Synopsis: Fluctuation Theorems Tested with a Levitating Bead

Motion measurements of a nanosized bead—held aloft in an optical trap—confirm thermodynamic theories that describe fluctuations of microscopic objects.
Synopsis figure
T. M. Hoang et al., Phys. Rev. Lett. (2018)

Scrambled eggs never unscramble. But the same isn’t true for microscopic objects, which are not prevented from behaving as if time ran in “reverse.” To deal with this possibility, researchers have formulated microscopically relevant thermodynamic relations over the past two decades. A new experiment tracking the position and instantaneous velocity of an optically levitated, nanosized bead provides verification of several of these relations, including the Jarzynski equality and the differential fluctuation theorem (DFT). A better understanding of these theorems could provide insights into the origin of time’s arrow.

Microscopic objects, such as biological molecules and nanomachines, can experience nonequilibrium fluctuations that decrease entropy—in violation of the second law of thermodynamics. But researchers have shown that these fluctuations do obey other statistical relationships. The DFT, for example, relates the probability of a forward process (say, an object moving from position x1to position x2) to the probability of the reverse process (moving from x2 to x1).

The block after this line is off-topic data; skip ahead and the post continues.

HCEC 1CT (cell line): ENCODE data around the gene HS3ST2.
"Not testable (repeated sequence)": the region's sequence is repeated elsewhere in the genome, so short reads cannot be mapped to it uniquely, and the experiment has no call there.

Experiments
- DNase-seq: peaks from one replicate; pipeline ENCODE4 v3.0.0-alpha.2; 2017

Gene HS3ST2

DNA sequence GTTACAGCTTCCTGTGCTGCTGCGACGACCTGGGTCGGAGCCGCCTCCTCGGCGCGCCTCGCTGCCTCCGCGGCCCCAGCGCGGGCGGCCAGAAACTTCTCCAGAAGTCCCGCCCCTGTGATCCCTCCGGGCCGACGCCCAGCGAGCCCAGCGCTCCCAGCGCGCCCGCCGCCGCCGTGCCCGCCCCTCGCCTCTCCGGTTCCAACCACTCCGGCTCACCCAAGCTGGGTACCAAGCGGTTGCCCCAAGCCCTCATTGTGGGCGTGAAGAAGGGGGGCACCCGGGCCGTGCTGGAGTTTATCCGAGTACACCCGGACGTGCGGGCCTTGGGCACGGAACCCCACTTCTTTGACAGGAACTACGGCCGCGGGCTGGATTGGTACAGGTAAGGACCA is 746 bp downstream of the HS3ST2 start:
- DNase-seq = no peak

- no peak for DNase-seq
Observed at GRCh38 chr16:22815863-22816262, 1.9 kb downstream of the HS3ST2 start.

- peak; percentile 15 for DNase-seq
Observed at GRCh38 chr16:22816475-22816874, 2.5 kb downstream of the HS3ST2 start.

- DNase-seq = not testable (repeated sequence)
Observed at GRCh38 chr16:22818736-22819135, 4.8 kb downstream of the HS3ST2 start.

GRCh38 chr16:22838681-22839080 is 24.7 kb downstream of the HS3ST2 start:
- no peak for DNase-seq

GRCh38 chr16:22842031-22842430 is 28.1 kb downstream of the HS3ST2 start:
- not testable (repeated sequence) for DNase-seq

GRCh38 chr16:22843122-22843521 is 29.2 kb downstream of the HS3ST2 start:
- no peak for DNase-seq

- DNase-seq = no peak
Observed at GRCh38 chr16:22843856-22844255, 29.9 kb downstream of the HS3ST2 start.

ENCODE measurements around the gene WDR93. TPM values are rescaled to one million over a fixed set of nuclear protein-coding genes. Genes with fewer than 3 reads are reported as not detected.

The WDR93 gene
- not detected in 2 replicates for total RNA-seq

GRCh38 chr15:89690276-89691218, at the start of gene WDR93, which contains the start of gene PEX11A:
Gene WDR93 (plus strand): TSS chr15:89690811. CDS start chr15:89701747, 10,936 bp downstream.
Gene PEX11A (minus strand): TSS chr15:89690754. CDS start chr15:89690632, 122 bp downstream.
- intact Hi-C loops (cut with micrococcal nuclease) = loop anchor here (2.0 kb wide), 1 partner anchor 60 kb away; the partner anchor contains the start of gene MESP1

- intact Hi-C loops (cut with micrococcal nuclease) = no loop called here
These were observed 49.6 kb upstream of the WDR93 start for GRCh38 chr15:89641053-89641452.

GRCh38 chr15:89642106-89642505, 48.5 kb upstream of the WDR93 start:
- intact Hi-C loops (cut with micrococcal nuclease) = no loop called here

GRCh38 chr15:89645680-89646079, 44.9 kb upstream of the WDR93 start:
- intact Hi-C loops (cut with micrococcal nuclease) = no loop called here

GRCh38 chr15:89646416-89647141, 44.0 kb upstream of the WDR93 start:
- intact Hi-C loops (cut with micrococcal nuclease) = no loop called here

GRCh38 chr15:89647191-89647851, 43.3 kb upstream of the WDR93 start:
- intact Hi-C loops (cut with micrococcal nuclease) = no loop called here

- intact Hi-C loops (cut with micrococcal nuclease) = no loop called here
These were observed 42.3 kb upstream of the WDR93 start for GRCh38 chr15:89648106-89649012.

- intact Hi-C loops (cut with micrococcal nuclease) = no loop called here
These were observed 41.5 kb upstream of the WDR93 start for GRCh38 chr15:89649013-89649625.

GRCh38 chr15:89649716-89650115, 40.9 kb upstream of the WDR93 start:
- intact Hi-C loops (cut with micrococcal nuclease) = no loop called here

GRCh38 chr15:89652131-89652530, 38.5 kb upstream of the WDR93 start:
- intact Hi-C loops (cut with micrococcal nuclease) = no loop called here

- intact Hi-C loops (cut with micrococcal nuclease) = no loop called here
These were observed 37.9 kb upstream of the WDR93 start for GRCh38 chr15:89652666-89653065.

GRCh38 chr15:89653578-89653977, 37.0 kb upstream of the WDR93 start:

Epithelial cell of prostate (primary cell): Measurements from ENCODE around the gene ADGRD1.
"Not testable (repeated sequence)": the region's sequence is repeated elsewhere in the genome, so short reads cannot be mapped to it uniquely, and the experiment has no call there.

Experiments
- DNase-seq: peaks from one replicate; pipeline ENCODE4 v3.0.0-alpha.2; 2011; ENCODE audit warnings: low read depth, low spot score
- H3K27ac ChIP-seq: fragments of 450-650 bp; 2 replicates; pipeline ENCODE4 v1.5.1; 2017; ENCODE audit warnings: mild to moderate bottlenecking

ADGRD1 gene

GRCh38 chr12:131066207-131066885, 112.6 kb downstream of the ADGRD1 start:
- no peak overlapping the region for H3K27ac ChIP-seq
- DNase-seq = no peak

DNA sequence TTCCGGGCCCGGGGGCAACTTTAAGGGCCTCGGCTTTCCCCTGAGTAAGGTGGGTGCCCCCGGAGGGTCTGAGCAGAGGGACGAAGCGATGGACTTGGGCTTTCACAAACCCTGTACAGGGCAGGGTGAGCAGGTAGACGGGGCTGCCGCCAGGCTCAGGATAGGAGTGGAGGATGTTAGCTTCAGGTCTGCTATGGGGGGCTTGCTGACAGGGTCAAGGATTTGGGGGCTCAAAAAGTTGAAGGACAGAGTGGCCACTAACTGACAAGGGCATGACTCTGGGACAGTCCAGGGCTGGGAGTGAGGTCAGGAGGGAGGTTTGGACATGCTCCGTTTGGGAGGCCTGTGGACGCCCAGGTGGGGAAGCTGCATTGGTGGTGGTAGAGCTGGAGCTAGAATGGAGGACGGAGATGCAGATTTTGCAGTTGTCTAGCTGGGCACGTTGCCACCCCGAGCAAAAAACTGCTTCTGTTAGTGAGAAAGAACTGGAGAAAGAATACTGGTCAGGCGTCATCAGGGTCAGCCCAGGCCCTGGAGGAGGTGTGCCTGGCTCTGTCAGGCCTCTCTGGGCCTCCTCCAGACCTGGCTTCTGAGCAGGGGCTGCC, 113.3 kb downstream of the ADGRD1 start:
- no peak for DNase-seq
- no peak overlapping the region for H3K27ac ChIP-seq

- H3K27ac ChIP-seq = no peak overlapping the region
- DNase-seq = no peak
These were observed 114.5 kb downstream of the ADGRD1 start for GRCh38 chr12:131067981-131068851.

Tongcang Li from Purdue University, Indiana, and colleagues have performed the first experimental test of the DFT in a system with an arbitrary initial state. With a focused laser beam, they levitated a silica nanobead while continuously tracking its position and velocity. They performed work on the bead by briefly applying an optical force with a second laser. By recording over a million cycles of force-on/force-off, the researchers collected a large data set of bead movements with roughly the same starting and finishing positions (x1 and x2) or velocities. The statistics of forward and reverse processes agreed with the predictions from DFT, as well as other relations. In future tests, the bead could be cooled to near zero temperature to investigate how quantum fluctuations affect the thermodynamics.

This research is published in Physical Review Letters.

–Michael Schirber

Michael Schirber is a Corresponding Editor for Physics based in Lyon, France.


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